- The Washington Times - Wednesday, December 8, 2004


Prisoners perish in crowded cell

LUANDA — Twelve bodies were recovered after 18 persons died in a police station in northeastern Angola where they were kept in a cramped cell for not possessing proper identity documents, Roman Catholic Ecclesia radio reported yesterday.

“Our local representative said 12 bodies have been recovered, nine at a bridge over the Kuango River and three around the Muxinda police station,” Jose Fututa, of the Association for the Development of Baixa de Kassanje, said.

An Angolan police spokesman said five persons died on Sunday of suffocation in a police cell, and a relative of one of the victims was killed by police gunfire as officers tried to break up a protest.


Hutu pleads guilty in Rwanda massacre

ARUSHA — A former municipal councilor in Rwanda pleaded guilty to a charge of extermination and begged forgiveness before a U.N. tribunal yesterday in a plea bargain that dropped more serious genocide-related charges.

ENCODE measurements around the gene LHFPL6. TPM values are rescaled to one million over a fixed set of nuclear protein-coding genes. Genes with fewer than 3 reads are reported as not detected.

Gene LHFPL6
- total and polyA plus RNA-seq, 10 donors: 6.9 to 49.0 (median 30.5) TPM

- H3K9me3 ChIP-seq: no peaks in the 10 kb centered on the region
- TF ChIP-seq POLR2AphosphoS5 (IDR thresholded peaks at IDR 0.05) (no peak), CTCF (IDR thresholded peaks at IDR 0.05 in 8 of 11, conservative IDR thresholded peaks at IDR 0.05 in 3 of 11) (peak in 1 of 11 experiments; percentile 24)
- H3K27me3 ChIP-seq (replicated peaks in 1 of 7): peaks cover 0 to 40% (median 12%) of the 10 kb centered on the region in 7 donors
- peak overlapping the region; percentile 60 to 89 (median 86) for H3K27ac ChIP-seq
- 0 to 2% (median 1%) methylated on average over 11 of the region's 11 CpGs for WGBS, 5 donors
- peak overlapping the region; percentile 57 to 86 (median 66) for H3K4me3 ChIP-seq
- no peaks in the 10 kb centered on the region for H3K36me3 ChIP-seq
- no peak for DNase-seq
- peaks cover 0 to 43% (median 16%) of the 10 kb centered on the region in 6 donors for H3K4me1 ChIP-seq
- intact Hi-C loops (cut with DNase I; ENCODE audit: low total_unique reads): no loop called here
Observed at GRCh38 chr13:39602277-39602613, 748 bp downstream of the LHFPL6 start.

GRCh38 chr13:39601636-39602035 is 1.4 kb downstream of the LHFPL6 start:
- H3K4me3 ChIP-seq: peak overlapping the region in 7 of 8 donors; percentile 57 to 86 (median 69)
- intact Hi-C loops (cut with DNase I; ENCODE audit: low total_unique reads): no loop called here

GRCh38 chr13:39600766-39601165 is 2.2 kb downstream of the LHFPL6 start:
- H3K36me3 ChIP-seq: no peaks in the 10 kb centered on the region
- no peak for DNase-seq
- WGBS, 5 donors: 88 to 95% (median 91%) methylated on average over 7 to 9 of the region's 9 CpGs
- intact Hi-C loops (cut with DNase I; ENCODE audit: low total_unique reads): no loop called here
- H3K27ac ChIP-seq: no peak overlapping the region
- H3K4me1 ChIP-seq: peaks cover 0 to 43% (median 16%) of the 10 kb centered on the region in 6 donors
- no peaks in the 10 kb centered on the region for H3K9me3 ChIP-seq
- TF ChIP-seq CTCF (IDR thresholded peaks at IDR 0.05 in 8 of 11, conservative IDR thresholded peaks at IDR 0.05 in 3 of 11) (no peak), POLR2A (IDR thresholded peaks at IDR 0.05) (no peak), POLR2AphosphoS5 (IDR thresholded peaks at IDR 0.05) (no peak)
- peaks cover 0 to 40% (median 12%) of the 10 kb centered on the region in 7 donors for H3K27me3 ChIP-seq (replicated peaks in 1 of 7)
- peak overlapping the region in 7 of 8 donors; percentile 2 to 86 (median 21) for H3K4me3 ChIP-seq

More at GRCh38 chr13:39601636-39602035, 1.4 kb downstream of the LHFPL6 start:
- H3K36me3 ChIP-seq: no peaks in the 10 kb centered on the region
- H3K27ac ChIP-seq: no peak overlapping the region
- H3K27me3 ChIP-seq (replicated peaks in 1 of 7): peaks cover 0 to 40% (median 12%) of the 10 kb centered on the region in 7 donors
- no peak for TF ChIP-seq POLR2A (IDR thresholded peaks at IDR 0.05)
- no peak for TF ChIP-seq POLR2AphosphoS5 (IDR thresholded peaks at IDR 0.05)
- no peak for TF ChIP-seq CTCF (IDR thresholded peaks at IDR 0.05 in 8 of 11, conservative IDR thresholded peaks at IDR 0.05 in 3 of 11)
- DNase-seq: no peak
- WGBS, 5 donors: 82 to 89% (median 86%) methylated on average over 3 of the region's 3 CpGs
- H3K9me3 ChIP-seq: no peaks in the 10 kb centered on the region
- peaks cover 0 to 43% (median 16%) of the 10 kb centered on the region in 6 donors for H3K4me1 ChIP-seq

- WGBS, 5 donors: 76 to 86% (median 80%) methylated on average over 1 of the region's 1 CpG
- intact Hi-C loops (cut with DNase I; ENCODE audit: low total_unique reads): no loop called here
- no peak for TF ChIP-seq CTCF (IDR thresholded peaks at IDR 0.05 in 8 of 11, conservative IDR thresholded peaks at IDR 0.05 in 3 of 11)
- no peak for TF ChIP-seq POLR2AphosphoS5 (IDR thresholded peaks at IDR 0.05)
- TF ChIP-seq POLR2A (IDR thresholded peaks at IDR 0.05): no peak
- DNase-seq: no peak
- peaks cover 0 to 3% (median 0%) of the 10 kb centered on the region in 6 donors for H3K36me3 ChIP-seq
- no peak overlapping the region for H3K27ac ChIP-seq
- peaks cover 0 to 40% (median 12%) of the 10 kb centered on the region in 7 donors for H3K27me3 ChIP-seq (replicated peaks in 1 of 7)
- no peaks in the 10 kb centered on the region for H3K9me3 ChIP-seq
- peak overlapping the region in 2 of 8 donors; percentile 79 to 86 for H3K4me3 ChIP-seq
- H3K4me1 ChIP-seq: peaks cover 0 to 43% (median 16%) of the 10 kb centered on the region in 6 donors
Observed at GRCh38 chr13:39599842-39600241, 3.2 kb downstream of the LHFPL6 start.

Vincent Rutaganira became only the fourth suspect to enter a guilty plea at the International Criminal Tribunal for Rwanda, the independent Hirondelle news agency reported.

Charges against Rutaganira, a Hutu, relate the 1994 genocide of Tutsis; the victims were hiding in a church in Muguba, the western town where he served as councilor.

“My guilty plea is sincere. I ask the families of those I was unable to save to forgive me,” he said in court, his eyes full of tears.


Tandja wins runoff and 5 more years

NIAMEY — President Mamadou Tandja won a second term in the runoff election last weekend, defeating the opposition candidate by a large margin, the national election commission announced.

Mr. Tandja received 65.53 percent of votes to 34.47 percent for socialist opposition candidate Mahamadou Issoufou in Saturday’s vote, said Hamidou Salifou Kane, president of the election commission.

Weekly notes

Women and girls in war zones suffer rape and violent abuse while offenders escape punishment, Amnesty International reported yesterday. Because national authorities have failed to halt such abuses, such cases should be a priority for the new International Criminal Court, Irene Khan, Amnesty’s secretary-general, told the Associated Press. … Strife-torn Sudan will become the largest focus of aid work for the International Committee of the Red Cross in 2005, while money earmarked for Iraq will fall by almost one-third, the agency said yesterday. The ICRC said it would allocate $114 million for its operations in Sudan, a threefold increase from 2004.

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